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Granulomatosis with polyangiitis provoked by trauma

Published:April 26, 2016DOI:https://doi.org/10.1016/j.jcjo.2016.02.011
      A 31-year-old Somali male bus driver presented with left periorbital swelling and diplopia after an alleged assault, having received punches to his face. Testing of ocular movements demonstrated restriction of left upgaze. Examination was consistent with an orbital floor fracture. Surgical exploration confirmed a fracture over the infraorbital nerve canal associated with soft tissue tethering and inferior rectus muscle entrapment. Surgical repair was successful.
      At a postoperative follow-up appointment, he had persistent eyelid swelling and conjunctival injection. Despite partial response to a short course of oral steroids, he developed progressive swelling, pain, and diplopia. Hypoglobus and proptosis (Fig. 1A) suggested a superior orbital mass.
      Fig. 1
      Fig. 1(A) Left-eye hypoglobus, proptosis, and upper lid swelling. (B) Postoperative computed tomography (CT) of orbits showing a superomedial orbital mass. (C) Retrospective analysis of CT of orbits at presentation showed a small superomedial orbital mass.
      A further computed tomography (CT) of the orbits revealed a superiomedial orbital mass (Fig. 1B) causing inferior globe displacement. A retrospective review of CT images at the time of presentation (Fig. 1C) revealed the same mass to be present, albeit smaller. Biopsies were taken of a firm rubbery mass in the superior orbit. These characteristics suggested an inflammatory origin. An autoimmune screen, including anti-nuclear antibodies (ANA), immunoglobulins, complement and anti-neutrophil cytoplasmic antibodies (ANCA) returned negative. Further tests showed normal renal function, urine dipstick, serum angiotensin converting enzyme (ACE), thyroid stimulating hormone (TSH), chest radiograph, and CT of the chest, abdomen, and pelvis. Histopathology showed a leukocytoclastic vasculitis, with tissue necrosis and established fibrosis, in keeping with small-vessel vasculitis and a diagnosis of GPA. GPA was confined to his orbit with no symptoms of nasal crusting, blockade, discharge, or hearing loss, and systematic enquiry was unremarkable.
      In addition to background high-dose oral prednisolone (1 mg/kg), he was given 2 infusions of cyclophosphamide 15 mg/kg, rituximab 1 g, and methylprednisolone 100 mg 2 weeks apart. By choosing rituximab here, cumulative exposure to cyclophosphamide was minimized, thereby reducing risk of subfertility. After a good response to this regime, oral methotrexate 15 mg weekly was commenced and prednisolone was tapered. After 6 months’ treatment, he was in remission, with complete resolution of hypoglobus, proptosis, and normal vision.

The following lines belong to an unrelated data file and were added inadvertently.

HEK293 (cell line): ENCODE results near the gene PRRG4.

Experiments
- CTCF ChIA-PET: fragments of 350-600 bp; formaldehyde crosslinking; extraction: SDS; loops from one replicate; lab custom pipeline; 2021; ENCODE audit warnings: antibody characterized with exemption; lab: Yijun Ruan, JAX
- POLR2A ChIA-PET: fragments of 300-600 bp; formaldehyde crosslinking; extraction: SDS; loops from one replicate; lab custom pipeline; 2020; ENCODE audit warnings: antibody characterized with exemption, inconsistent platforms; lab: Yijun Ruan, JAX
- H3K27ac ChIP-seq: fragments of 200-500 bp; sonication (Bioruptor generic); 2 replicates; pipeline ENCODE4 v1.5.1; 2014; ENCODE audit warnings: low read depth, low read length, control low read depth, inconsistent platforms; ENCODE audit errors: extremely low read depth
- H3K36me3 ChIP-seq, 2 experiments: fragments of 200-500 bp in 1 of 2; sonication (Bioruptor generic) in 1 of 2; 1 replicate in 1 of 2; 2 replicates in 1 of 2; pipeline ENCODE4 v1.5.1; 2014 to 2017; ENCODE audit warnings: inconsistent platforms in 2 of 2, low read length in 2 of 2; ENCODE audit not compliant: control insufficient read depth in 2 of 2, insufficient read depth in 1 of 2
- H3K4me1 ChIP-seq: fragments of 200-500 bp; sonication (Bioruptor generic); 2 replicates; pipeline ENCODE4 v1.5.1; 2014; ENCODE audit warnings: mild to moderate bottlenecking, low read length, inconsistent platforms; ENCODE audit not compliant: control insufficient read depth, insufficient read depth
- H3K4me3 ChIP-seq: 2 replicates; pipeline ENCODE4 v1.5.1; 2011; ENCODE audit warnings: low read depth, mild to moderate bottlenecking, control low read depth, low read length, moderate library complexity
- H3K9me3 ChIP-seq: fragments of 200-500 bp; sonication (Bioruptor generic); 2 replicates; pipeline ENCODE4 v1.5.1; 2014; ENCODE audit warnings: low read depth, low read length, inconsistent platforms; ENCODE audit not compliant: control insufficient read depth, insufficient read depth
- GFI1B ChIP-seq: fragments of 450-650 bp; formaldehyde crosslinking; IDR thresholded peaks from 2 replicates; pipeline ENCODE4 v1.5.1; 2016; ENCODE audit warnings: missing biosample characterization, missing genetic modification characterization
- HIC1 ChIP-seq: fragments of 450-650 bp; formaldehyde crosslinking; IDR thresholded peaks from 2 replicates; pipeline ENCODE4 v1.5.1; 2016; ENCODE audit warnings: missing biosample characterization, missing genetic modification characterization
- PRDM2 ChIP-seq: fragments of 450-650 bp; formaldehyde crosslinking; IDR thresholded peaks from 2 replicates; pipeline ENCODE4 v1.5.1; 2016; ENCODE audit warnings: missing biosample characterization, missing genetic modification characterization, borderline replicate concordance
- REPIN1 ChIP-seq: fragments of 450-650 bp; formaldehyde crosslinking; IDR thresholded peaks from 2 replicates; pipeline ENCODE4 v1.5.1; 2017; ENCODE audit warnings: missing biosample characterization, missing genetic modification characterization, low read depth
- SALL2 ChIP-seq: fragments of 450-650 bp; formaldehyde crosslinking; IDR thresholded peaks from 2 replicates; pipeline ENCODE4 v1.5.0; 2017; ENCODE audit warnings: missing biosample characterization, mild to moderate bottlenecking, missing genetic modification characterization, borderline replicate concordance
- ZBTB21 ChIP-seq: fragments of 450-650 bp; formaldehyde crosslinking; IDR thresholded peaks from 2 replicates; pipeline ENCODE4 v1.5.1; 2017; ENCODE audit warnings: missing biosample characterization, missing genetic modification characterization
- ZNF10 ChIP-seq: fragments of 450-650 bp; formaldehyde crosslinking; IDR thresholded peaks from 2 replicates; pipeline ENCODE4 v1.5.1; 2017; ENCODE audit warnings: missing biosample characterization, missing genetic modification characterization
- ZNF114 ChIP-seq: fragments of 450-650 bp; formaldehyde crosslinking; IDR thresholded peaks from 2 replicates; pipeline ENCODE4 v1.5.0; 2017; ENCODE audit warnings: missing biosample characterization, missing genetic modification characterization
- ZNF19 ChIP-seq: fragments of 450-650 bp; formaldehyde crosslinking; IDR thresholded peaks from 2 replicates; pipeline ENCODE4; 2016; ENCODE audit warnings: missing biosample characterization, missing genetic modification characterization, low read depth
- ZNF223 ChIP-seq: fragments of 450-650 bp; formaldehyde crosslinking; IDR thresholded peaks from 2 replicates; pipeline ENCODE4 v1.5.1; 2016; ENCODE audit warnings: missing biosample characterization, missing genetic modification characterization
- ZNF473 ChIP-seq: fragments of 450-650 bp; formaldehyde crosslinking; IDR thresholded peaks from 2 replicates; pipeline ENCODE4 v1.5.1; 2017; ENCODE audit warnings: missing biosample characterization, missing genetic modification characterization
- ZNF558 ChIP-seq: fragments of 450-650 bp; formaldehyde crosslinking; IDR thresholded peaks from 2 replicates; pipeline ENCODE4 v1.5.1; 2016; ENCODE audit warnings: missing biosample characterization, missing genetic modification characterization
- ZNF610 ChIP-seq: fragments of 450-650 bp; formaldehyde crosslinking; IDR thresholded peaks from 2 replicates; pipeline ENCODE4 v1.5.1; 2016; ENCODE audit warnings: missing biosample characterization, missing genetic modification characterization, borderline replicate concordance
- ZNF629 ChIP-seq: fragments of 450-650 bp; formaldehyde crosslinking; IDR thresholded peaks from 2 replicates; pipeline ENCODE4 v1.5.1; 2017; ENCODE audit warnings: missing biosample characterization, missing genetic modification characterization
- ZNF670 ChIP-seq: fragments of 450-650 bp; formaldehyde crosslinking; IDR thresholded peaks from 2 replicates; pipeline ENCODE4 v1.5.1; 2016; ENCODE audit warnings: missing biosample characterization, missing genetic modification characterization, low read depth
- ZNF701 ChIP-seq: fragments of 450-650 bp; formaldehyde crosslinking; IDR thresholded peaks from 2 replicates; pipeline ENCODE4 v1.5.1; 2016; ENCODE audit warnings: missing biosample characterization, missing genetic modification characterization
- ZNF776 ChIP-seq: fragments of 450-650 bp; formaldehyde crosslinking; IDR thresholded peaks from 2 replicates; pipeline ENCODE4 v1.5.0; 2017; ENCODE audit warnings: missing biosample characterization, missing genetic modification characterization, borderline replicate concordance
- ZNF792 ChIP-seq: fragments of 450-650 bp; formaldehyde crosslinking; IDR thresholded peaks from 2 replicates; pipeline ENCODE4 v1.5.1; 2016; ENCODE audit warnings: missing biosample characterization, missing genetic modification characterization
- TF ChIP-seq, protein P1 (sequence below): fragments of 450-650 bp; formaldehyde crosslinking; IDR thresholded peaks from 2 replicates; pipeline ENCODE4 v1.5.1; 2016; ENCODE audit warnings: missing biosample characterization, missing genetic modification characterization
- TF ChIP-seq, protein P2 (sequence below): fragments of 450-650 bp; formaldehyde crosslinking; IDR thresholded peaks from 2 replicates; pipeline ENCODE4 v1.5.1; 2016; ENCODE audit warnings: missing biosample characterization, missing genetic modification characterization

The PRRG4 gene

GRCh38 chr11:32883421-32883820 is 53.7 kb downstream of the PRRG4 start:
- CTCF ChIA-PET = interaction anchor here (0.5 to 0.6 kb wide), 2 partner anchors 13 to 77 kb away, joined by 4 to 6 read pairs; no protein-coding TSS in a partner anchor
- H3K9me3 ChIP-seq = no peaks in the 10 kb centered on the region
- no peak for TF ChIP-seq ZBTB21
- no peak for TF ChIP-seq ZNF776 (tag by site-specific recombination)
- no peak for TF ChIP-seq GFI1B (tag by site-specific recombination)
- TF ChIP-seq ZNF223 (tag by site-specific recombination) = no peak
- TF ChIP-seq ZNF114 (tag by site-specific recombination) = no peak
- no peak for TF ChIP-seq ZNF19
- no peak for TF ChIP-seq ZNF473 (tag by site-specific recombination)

In this case, when the patient’s past photographs were reviewed, hypoglobus was evident 12 months before the assault, and retrospective analysis of the CT scan at presentation showed the presence of an orbital mass. Both observations support the existence of GPA before presentation, and subsequent trauma appears to have provoked increased inflammatory activity and rapid growth of the orbital mass. To the best of our knowledge, this is the first reported case of trauma affecting activity of ocular GPA.
      Trauma has been shown to precipitate inflammatory disease previously, such as pyoderma gangrenosum occurring after knee trauma
      • Steenbrugge F.
      • Raaijmaakers M.
      • Caekebeke P.
      • et al.
      Pyoderma gangrenosum following trauma of the knee: a case of pathergy and review of orthopaedic cases.
      and necrotising scleritis at the site of previous ocular surgery.
      • O’Donoghue E.
      • Lightman S.
      • Tuft S.
      • et al.
      Surgically induced necrotising sclerokeratitis (SINS)–precipitating factors and response to treatment.
      We believe that our case also demonstrates trauma as an inflammatory stimulus, with potential to change the course of disease in ocular GPA.